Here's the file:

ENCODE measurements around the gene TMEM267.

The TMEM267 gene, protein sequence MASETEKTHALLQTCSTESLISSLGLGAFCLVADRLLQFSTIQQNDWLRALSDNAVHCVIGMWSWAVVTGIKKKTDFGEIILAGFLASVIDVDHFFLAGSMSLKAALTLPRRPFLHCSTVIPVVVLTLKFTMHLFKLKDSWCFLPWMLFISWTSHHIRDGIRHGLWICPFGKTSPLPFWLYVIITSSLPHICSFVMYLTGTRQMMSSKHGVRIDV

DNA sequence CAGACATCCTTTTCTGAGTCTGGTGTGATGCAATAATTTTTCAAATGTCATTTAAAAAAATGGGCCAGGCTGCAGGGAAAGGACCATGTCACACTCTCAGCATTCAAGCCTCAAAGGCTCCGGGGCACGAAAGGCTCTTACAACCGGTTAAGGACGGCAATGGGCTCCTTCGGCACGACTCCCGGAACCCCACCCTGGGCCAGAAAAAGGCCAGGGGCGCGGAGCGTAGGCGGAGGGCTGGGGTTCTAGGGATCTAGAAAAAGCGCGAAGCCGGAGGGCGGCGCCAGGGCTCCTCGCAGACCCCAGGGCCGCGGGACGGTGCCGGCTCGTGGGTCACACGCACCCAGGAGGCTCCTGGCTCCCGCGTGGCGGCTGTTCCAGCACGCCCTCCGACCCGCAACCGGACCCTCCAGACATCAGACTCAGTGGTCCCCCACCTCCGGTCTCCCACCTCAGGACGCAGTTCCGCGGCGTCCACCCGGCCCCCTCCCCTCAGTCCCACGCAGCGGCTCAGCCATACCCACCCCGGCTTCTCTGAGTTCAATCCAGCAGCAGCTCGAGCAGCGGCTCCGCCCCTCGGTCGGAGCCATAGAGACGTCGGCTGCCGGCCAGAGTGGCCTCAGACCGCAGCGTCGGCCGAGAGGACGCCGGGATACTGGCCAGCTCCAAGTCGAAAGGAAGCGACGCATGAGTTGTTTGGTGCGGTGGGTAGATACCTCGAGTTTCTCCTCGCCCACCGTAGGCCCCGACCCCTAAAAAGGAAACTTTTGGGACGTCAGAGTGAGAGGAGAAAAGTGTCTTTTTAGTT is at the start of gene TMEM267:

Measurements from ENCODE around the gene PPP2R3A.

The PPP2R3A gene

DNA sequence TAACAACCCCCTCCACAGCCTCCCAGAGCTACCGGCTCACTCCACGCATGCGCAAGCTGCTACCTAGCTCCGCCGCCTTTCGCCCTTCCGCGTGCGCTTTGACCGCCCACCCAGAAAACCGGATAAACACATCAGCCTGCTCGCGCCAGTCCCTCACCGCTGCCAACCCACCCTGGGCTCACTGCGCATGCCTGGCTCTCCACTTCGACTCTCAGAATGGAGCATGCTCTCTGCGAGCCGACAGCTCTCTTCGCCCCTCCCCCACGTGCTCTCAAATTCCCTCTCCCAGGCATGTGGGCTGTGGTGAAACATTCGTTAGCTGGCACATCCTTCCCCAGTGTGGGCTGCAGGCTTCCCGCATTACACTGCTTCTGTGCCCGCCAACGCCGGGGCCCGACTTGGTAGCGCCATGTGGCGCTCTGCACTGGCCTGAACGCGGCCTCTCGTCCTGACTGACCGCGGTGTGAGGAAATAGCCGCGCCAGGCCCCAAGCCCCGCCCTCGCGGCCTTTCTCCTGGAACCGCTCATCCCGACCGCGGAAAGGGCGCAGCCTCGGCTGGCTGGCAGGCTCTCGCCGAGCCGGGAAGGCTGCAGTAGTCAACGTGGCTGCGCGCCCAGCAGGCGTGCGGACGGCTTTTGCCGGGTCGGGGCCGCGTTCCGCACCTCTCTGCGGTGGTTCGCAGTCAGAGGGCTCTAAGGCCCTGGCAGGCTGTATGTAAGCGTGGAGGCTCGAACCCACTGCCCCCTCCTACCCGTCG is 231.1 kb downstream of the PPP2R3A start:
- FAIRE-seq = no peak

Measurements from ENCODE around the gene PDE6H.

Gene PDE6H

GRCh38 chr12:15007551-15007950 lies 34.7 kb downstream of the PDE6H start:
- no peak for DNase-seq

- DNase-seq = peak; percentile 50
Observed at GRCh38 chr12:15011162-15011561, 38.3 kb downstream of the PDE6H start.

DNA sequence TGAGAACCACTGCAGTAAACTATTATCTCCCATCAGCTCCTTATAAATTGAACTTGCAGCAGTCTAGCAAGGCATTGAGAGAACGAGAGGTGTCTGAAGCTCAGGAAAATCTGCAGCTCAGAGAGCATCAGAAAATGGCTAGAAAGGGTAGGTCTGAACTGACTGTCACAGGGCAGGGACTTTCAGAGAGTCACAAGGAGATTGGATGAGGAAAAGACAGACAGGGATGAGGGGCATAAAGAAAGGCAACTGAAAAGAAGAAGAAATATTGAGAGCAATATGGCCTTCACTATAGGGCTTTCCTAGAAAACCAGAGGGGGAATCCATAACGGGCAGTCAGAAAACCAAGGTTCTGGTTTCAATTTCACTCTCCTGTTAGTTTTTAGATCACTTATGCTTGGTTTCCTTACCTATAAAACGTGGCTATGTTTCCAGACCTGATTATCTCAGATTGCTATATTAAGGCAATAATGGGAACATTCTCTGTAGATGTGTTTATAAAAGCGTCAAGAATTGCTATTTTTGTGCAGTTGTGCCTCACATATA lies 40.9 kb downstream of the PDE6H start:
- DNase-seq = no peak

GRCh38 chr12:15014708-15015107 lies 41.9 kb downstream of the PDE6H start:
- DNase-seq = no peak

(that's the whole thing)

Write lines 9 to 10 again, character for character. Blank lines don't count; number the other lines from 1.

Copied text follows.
Gene PDE6H

GRCh38 chr12:15007551-15007950 lies 34.7 kb downstream of the PDE6H start: